1st Debate, Part II

Thursday night, the second ten of 24 candidates vying for the 2020 Democratic presidential nomination took the floor to debate. The first ten debated on Wednesday night. If the math doesn’t add up, please read my post of yore, link below.

*Let me add this disclaimer here before you read too much into my post— I will vote blue, no matter who. Every candidate would be a vast improvement over Trump, every candidate.

Although debate 1 was a bit awkward at times, and there were one or two artificially passionate moments, some showing off, an unequal division of time, and a couple of interruptions that were immediately shut down by the moderators, it was civil.

There were no clear winners. (Warren and Cruz)

Debate 2 was nothing at all like 1. Shortly after it began, two of the candidates, began speaking over others. This escalated and others joined in making it difficult to hear anyone at times. The moderator’s requests for the participants to wait until they were called on to speak were ignored. This set the tone for the night.

At one point, Kamala Harris tried to stop the chaos by saying “America does not want to see a food fight; they want to know how we are going to put food on the table.” Brava.

The angry, aggressive vibe was too thick to dissipate with one reprimand.

Without naming names, young Swalwell was rude. He needn’t have bothered telling us he’s young, which he did, more than once; shouting questions and comments at candidates who were speaking gave his immaturity away.

Kristen Gillibrand was under the misapprehension that it was her turn to speak almost invariably.

Bernie Sanders never answered the questions asked, even when moderators followed up his answer by repeating the question, and giving him another 30 seconds to answer.

— And Marianne Williamson, who is she and why is she there? She seems to have escaped the pages of a Tennessee Williams play.

The debate did have consequences.

When Ms. Tennessee Williamson said something with regards to the rampant racism in the country, Kamala Harris asked if she could comment to that, because she was the only person of color represented on stage.

Kamala spoke of her childhood experiences, friends subjected to profiling, a little girl telling her they couldn’t be friends because she was black, and then she addressed Joe Biden personally.

She said she knew he was not a racist, but (the rule that one should ignore anything said before the word but is correct here) exposed Biden’s history of voting against bussing, his work with two racist Republicans on the matter, and said she was one of the children bussed at that time.

Biden angrily denied her accusations, but (there is that but again) fact checkers proved she was correct.

LISTEN: Biden Supported A Constitutional Amendment To End Mandated Busing In 1975 – NPR

  • The reactions I’ve seen on social media:
    • Kamala Harris was the winner of the night. Pete Buttigieg’s calm demeanor and clear answers gave him second place.
    • Some people said Ms. Harris shouldn’t have ”attacked Biden” like that.
    • One man said she was too aggressive. (Although she was far less aggressive than many. Maybe he would have dismissed that thought if she had smiled more.🙄)
    • More than one woman on Twitter criticized her makeup.
  • (Yes, sometimes we are our own worst enemies, which is one reason we have a rapist in the White House.)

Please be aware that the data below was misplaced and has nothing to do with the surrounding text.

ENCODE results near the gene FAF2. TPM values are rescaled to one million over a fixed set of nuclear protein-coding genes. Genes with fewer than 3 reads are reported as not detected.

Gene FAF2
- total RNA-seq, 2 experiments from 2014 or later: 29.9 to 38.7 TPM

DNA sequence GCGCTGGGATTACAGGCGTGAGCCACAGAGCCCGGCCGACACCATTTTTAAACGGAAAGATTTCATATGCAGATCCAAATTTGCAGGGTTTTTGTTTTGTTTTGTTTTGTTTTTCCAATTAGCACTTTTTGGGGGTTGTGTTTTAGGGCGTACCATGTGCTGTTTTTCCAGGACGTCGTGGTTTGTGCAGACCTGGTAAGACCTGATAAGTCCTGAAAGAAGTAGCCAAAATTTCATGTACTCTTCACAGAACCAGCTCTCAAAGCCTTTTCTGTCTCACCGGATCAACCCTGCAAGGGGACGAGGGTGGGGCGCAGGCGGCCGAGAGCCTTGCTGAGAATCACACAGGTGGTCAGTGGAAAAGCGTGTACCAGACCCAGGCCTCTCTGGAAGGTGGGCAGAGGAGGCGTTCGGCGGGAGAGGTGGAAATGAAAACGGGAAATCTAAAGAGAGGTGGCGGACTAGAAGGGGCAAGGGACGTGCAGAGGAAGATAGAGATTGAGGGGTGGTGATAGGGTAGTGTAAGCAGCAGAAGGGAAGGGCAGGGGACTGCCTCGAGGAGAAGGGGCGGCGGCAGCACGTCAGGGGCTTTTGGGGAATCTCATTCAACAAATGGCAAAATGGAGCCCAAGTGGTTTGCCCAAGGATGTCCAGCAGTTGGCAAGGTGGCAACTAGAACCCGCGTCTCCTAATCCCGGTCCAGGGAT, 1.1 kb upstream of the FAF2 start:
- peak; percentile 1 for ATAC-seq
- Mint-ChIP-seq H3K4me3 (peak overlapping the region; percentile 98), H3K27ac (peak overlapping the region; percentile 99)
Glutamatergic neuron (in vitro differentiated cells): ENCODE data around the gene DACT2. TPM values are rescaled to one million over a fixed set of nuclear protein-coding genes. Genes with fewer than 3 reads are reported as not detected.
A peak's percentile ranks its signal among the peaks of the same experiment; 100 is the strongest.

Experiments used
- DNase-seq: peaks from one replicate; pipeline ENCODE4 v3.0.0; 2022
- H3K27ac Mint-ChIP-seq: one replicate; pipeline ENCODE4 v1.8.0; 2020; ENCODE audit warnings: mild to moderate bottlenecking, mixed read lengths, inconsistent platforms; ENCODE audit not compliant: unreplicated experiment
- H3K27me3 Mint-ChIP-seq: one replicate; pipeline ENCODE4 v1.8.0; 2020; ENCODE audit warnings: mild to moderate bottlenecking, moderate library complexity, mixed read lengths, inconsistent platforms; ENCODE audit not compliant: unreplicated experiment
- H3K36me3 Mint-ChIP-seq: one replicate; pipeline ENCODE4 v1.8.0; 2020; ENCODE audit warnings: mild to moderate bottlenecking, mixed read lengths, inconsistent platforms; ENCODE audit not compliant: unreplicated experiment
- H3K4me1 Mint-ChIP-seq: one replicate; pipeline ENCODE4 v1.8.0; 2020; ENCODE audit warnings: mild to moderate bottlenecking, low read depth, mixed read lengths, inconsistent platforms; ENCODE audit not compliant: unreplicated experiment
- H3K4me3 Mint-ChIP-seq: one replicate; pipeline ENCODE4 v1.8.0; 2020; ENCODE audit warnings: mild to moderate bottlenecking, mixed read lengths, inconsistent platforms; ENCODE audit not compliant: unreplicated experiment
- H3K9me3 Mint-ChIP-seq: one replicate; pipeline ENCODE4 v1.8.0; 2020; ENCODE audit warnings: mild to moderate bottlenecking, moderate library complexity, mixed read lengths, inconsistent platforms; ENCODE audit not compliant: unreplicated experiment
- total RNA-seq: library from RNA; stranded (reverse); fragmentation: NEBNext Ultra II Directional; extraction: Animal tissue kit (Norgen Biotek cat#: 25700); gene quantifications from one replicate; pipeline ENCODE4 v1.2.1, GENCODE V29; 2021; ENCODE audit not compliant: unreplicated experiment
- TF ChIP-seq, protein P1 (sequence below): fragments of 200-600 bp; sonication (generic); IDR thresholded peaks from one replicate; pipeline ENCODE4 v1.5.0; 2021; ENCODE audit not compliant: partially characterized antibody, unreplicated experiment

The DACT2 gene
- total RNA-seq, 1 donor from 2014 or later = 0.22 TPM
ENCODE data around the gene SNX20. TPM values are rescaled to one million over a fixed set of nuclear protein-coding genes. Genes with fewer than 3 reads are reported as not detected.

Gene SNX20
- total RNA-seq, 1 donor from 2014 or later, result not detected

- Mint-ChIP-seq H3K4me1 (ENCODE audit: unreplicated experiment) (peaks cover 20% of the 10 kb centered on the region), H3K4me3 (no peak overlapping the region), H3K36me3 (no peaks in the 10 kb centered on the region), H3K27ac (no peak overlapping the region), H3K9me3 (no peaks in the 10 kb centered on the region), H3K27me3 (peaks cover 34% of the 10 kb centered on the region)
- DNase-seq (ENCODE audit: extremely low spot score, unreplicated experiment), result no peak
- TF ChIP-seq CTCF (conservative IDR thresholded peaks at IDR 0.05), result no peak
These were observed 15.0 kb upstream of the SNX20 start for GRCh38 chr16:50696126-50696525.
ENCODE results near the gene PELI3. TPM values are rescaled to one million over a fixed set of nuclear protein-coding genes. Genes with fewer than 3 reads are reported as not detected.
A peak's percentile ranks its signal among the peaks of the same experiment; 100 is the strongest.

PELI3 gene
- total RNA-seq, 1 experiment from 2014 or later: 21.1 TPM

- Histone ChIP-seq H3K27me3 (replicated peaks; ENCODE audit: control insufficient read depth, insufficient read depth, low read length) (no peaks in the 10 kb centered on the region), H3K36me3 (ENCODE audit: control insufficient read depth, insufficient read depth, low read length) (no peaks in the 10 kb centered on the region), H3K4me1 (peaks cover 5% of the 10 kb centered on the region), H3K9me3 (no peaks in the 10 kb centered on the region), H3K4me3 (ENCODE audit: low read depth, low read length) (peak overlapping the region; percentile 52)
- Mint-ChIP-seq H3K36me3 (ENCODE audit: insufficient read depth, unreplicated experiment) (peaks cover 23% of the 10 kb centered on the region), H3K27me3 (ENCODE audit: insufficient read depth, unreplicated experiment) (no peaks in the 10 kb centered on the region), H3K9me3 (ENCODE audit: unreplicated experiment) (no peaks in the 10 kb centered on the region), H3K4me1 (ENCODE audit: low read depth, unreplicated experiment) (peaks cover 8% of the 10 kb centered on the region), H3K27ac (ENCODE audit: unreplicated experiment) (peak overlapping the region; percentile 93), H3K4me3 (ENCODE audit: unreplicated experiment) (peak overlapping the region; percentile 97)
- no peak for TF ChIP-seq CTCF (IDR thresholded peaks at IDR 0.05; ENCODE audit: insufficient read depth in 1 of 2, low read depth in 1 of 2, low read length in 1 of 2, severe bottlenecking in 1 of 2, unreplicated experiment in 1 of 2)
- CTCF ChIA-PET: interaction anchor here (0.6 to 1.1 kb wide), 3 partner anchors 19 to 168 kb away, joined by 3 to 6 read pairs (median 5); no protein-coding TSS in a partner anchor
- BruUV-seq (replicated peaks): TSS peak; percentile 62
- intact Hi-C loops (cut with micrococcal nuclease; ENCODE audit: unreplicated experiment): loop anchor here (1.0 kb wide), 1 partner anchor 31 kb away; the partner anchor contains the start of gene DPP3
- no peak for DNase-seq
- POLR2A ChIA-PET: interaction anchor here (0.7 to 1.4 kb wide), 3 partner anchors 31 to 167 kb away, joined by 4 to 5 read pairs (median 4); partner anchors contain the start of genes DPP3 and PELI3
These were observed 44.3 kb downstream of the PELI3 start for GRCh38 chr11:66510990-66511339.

• Kamala’s only crime was that she’s a woman and she kicked ass. She must have done well, because trolls are attempting to spread birther theories, claiming she was born in Canada, and they’re trying to spread a rumor that she isn’t black. (Her mother is Indian and her father black.)

    No one mentioned Andrew Yang’s missing tie.

    A valid concern is that we elect someone who can beat Trump in Florida, Pennsylvania, Ohio, Wisconsin, and Michigan. It’s too early to decide who that might be. Unless we do something to secure, our elections, none of this will matter.

    Please forgive me if I was a bit harsh on some of the candidates. They will have my vote and my tireless support if they win the nomination.

    The next debates are scheduled for the end of July. I HOPE a few candidates will have been weeded out by then.


    Here is the only link I could find with the entire debate. You’ll have to fast forward through the commentary. 👇🏼

    Here is a link to the first debate.👇🏼

    3 thoughts on “1st Debate, Part II

    1. Interesting to hear you take on it.
      I didn’t watch but read about it in today’s paper. I can’t help but feel that the Dems are overcompensating for not having more than one serious candidate in 2016. They need to be very careful to not destroy their own people, especially the younger ones, in these debates.

      The crowded field of Republican’s in 2016 set a stage that favored a bully. One with no qualifications to win the nomination over more qualified candidates.

      Liked by 1 person

      1. I agree, the primary debates are a challenge. Candidates have to find ways to separate themselves from the mob of without disparaging their opponents so much that they are unelectable.

        I think we have several very good Democrats running who could beat Trump and restore the country. But, we need some of those good people in Congress.
        We only need a fair election.

        Liked by 1 person

    Leave a Reply

    Fill in your details below or click an icon to log in:

    WordPress.com Logo

    You are commenting using your WordPress.com account. Log Out /  Change )

    Twitter picture

    You are commenting using your Twitter account. Log Out /  Change )

    Facebook photo

    You are commenting using your Facebook account. Log Out /  Change )

    Connecting to %s

    This site uses Akismet to reduce spam. Learn how your comment data is processed.